- Regulator signals electricity supplies returning to normal
- State-controlled oil producer Petrobras follows crude higher
Brazil’s benchmark stock gauge rallied as power utilities jumped after a regulator’s decision to cut rate surcharges signaled that hydroelectric supply is rebounding following a drought that sapped reservoir levels.
Cia. Energetica de Minas Gerais surged 10 percent, leading gains in power companies. Brewer Ambev SA was the top contributor to the Ibovespa’s advance Wednesday after the lowest valuations in about four years attracted buyers. State-controlled oil company Petroleo Brasileiro SA climbed 8.8 percent, following gains in crude.
The rebound in power utilities provided somewhat of a respite for an industry that has lost about 24 billion reais ($5.9 billion) in market value since 2013, when the government forced it to cut prices in exchange for generating-concession renewals. Their situation got worse between 2014 and 2015, as Brazil faced its worst drought in eight decades. Wednesday’s rally pared the Ibovespa’s losses this year to 11 percent.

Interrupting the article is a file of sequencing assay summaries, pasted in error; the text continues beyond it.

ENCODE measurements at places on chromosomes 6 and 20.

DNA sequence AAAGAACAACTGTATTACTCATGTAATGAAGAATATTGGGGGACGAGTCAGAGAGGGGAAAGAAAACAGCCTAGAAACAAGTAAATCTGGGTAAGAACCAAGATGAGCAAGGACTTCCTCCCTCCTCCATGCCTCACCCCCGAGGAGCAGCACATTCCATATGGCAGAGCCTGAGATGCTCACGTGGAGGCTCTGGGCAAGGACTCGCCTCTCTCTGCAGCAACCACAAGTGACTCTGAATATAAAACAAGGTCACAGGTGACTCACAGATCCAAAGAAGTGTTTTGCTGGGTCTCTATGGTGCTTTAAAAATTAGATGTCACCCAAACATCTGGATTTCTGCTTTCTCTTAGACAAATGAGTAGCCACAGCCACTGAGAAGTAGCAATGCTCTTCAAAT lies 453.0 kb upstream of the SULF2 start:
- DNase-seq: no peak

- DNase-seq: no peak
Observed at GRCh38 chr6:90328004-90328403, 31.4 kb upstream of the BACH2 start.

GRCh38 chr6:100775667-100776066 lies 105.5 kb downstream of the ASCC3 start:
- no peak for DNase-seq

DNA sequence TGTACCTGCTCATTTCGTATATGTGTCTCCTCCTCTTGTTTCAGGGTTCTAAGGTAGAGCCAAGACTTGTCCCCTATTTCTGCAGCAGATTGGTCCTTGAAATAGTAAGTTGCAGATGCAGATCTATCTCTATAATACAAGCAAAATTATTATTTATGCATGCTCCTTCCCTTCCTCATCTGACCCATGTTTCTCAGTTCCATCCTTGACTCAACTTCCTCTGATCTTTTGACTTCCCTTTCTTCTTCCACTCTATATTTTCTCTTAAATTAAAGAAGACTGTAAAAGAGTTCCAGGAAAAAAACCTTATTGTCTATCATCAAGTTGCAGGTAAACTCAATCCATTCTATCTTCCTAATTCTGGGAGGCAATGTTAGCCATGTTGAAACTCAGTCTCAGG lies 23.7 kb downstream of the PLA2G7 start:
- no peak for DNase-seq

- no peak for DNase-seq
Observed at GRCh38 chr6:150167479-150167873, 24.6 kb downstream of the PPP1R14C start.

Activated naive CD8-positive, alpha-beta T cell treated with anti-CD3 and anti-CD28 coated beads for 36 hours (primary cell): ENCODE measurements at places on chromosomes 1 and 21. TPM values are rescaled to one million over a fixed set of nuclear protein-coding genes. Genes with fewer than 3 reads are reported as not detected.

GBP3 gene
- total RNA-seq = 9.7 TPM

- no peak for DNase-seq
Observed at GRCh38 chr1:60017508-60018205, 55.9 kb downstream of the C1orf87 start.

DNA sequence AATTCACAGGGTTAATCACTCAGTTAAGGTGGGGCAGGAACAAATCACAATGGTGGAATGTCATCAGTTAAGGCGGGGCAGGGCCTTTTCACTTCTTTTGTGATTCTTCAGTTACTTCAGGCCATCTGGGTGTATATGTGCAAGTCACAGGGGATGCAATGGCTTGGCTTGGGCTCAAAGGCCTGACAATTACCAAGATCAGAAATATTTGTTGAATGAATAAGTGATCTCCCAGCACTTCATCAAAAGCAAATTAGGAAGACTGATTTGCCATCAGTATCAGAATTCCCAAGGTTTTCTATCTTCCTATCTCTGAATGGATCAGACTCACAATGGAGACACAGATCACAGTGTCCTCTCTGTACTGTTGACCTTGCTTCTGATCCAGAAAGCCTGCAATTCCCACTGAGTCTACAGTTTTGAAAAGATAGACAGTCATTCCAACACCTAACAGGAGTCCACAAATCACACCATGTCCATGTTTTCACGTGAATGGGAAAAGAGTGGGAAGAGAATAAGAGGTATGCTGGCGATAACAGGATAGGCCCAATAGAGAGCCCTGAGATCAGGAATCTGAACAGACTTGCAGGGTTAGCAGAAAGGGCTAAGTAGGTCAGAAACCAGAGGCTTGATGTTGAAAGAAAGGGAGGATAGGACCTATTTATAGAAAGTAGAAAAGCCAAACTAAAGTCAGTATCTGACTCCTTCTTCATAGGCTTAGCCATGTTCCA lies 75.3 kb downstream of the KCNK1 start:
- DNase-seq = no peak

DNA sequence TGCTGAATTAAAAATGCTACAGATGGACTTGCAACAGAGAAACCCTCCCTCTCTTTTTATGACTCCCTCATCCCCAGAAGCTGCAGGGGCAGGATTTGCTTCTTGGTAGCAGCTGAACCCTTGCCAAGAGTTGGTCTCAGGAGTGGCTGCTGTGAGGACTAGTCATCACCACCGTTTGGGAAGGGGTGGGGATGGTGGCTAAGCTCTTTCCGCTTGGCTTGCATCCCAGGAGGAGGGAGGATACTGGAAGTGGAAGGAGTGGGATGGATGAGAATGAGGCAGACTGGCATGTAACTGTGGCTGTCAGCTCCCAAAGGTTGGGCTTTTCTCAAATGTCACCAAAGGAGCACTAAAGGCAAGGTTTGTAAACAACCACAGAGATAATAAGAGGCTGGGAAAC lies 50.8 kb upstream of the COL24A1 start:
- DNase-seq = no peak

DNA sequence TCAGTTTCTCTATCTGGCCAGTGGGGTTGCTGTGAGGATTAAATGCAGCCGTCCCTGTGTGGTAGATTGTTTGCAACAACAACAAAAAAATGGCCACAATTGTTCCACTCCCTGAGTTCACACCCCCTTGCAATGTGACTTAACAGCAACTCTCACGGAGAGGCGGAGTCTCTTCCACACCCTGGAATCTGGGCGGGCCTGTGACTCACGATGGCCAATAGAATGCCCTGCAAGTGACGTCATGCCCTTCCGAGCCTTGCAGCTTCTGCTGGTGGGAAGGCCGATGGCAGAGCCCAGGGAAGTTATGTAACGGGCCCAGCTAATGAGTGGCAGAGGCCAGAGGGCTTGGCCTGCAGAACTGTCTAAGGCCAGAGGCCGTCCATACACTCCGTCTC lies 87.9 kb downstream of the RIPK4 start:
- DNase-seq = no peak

"Power utilities were famous, in the past, for being defensive stocks as they paid good dividends," Rafael Ohmachi, an analyst at the brokerage Guide Investimentos, said from Sao Paulo. "That changed after all the trouble they wen through, but the surcharge cut means that the worst is almost over. Not only the generation conditions seem to have improved but, with cheaper rates, we expect the utilities to sell more."
The power regulator, known as Aneel, announced Tuesday after the market closed that a surcharge applied to rates when conditions for electricity generation are unfavorable will be reduced.
The Ibovespa rose 2.3 percent to 38,376.37 in Sao Paulo, posting the biggest gain since Dec. 9. Cemig, as Cia. Energetica is known, rallied the most since 2008. State-controlled Centrais Eletricas Brasileiras SA, or Eletrobras, added 9 percent in its biggest rally since May. The MSCI Brazil/Utilities Index rose 4.5 percent.
Ambev climbed 5.8 percent, after its valuation rebounded from the lowest in four years.
The Ibovespa is still among the world’s 10-worst performing indexes in dollar terms this year as concern regarding China’s growth hurt the country’s raw-materials exporters and companies linked to domestic demand suffered amid forecasts for the worst recession since 1901.
"Even considering the risks, it seems that there was an exaggeration in the recent decline," Pablo Spyer, Pablo Spyer, the operational director at brokerage Mirae Asset Wealth Management, said from Sao Paulo. His firm oversees 4.5 billion reais. "When that happens, it’s natural that investors start looking for good opportunities, companies that may weather the crisis better."